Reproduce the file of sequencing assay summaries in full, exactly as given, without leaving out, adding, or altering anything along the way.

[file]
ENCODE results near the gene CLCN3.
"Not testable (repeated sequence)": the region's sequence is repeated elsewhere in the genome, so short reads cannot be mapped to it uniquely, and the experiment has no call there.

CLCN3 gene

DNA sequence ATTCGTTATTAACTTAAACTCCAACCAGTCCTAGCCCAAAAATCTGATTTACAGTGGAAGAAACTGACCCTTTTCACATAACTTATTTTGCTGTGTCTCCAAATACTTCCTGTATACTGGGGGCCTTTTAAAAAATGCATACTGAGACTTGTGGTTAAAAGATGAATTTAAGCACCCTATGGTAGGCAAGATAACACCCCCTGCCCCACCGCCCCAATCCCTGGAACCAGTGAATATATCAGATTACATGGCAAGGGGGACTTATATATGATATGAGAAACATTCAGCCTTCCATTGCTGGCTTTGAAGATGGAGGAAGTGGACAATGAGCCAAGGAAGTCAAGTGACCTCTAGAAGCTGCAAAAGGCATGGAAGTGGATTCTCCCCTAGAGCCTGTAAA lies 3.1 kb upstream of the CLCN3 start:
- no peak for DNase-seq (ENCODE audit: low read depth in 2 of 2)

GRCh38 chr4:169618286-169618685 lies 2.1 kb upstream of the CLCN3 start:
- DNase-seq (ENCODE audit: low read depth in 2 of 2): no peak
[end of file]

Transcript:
ENCODE results near the gene CLCN3.
"Not testable (repeated sequence)": the region's sequence is repeated elsewhere in the genome, so short reads cannot be mapped to it uniquely, and the experiment has no call there.

CLCN3 gene

DNA sequence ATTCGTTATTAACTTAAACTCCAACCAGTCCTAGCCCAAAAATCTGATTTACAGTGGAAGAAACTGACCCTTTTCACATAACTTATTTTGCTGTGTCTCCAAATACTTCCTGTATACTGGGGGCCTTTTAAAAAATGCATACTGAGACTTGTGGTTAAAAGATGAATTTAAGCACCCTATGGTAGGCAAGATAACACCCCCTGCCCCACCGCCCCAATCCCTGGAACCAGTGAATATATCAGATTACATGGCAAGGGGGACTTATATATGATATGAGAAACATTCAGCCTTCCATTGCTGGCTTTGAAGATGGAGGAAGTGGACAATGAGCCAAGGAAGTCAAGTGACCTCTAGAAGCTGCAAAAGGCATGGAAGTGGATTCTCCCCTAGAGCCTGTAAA lies 3.1 kb upstream of the CLCN3 start:
- no peak for DNase-seq (ENCODE audit: low read depth in 2 of 2)

GRCh38 chr4:169618286-169618685 lies 2.1 kb upstream of the CLCN3 start:
- DNase-seq (ENCODE audit: low read depth in 2 of 2): no peak